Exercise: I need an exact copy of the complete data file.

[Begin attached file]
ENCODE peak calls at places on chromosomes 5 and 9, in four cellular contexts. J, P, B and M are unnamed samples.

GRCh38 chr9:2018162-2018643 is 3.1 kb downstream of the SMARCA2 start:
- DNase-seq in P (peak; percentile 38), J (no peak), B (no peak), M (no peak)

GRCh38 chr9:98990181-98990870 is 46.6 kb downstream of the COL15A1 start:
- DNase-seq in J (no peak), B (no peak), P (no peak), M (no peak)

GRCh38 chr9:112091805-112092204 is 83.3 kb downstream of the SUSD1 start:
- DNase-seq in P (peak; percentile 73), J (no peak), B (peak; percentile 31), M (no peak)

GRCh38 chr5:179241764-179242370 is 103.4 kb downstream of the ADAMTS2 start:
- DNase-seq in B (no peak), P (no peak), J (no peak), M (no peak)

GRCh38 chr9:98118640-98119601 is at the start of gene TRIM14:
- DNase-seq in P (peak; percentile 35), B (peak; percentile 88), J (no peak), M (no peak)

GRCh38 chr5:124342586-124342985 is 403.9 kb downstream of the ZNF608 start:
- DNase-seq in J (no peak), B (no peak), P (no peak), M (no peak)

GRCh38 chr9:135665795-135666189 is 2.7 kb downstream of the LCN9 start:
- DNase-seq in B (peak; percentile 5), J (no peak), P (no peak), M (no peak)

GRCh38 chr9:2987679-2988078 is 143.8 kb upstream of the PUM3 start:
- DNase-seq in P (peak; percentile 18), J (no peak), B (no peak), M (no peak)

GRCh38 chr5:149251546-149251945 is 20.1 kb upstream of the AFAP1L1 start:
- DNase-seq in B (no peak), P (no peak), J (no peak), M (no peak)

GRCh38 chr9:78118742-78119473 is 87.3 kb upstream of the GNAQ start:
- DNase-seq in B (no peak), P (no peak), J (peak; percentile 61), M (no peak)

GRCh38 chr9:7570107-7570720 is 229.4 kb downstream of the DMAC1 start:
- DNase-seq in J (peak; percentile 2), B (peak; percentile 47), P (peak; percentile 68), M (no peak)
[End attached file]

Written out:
ENCODE peak calls at places on chromosomes 5 and 9, in four cellular contexts. J, P, B and M are unnamed samples.

GRCh38 chr9:2018162-2018643 is 3.1 kb downstream of the SMARCA2 start:
- DNase-seq in P (peak; percentile 38), J (no peak), B (no peak), M (no peak)

GRCh38 chr9:98990181-98990870 is 46.6 kb downstream of the COL15A1 start:
- DNase-seq in J (no peak), B (no peak), P (no peak), M (no peak)

GRCh38 chr9:112091805-112092204 is 83.3 kb downstream of the SUSD1 start:
- DNase-seq in P (peak; percentile 73), J (no peak), B (peak; percentile 31), M (no peak)

GRCh38 chr5:179241764-179242370 is 103.4 kb downstream of the ADAMTS2 start:
- DNase-seq in B (no peak), P (no peak), J (no peak), M (no peak)

GRCh38 chr9:98118640-98119601 is at the start of gene TRIM14:
- DNase-seq in P (peak; percentile 35), B (peak; percentile 88), J (no peak), M (no peak)

GRCh38 chr5:124342586-124342985 is 403.9 kb downstream of the ZNF608 start:
- DNase-seq in J (no peak), B (no peak), P (no peak), M (no peak)

GRCh38 chr9:135665795-135666189 is 2.7 kb downstream of the LCN9 start:
- DNase-seq in B (peak; percentile 5), J (no peak), P (no peak), M (no peak)

GRCh38 chr9:2987679-2988078 is 143.8 kb upstream of the PUM3 start:
- DNase-seq in P (peak; percentile 18), J (no peak), B (no peak), M (no peak)

GRCh38 chr5:149251546-149251945 is 20.1 kb upstream of the AFAP1L1 start:
- DNase-seq in B (no peak), P (no peak), J (no peak), M (no peak)

GRCh38 chr9:78118742-78119473 is 87.3 kb upstream of the GNAQ start:
- DNase-seq in B (no peak), P (no peak), J (peak; percentile 61), M (no peak)

GRCh38 chr9:7570107-7570720 is 229.4 kb downstream of the DMAC1 start:
- DNase-seq in J (peak; percentile 2), B (peak; percentile 47), P (peak; percentile 68), M (no peak)